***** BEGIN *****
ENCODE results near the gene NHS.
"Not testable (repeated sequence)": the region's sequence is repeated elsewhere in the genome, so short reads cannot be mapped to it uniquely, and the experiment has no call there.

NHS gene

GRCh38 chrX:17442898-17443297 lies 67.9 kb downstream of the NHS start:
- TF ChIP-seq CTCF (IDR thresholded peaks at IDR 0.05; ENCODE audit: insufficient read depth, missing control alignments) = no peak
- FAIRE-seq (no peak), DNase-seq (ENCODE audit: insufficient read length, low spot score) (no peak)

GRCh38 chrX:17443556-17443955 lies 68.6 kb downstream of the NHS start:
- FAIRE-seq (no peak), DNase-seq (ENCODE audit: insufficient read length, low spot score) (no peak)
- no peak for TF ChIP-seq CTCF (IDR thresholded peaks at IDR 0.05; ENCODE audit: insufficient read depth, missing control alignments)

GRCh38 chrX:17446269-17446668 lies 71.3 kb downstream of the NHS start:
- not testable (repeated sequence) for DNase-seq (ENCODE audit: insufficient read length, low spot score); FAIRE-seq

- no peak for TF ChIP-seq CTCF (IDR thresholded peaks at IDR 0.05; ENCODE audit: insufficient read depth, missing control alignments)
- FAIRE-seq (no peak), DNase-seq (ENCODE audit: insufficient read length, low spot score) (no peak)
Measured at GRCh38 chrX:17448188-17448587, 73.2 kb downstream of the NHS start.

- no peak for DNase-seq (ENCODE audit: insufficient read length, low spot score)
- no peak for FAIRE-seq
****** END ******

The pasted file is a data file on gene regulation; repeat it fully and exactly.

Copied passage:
ENCODE results near the gene NHS.
"Not testable (repeated sequence)": the region's sequence is repeated elsewhere in the genome, so short reads cannot be mapped to it uniquely, and the experiment has no call there.

NHS gene

GRCh38 chrX:17442898-17443297 lies 67.9 kb downstream of the NHS start:
- TF ChIP-seq CTCF (IDR thresholded peaks at IDR 0.05; ENCODE audit: insufficient read depth, missing control alignments) = no peak
- FAIRE-seq (no peak), DNase-seq (ENCODE audit: insufficient read length, low spot score) (no peak)

GRCh38 chrX:17443556-17443955 lies 68.6 kb downstream of the NHS start:
- FAIRE-seq (no peak), DNase-seq (ENCODE audit: insufficient read length, low spot score) (no peak)
- no peak for TF ChIP-seq CTCF (IDR thresholded peaks at IDR 0.05; ENCODE audit: insufficient read depth, missing control alignments)

GRCh38 chrX:17446269-17446668 lies 71.3 kb downstream of the NHS start:
- not testable (repeated sequence) for DNase-seq (ENCODE audit: insufficient read length, low spot score); FAIRE-seq

- no peak for TF ChIP-seq CTCF (IDR thresholded peaks at IDR 0.05; ENCODE audit: insufficient read depth, missing control alignments)
- FAIRE-seq (no peak), DNase-seq (ENCODE audit: insufficient read length, low spot score) (no peak)
Measured at GRCh38 chrX:17448188-17448587, 73.2 kb downstream of the NHS start.

- no peak for DNase-seq (ENCODE audit: insufficient read length, low spot score)
- no peak for FAIRE-seq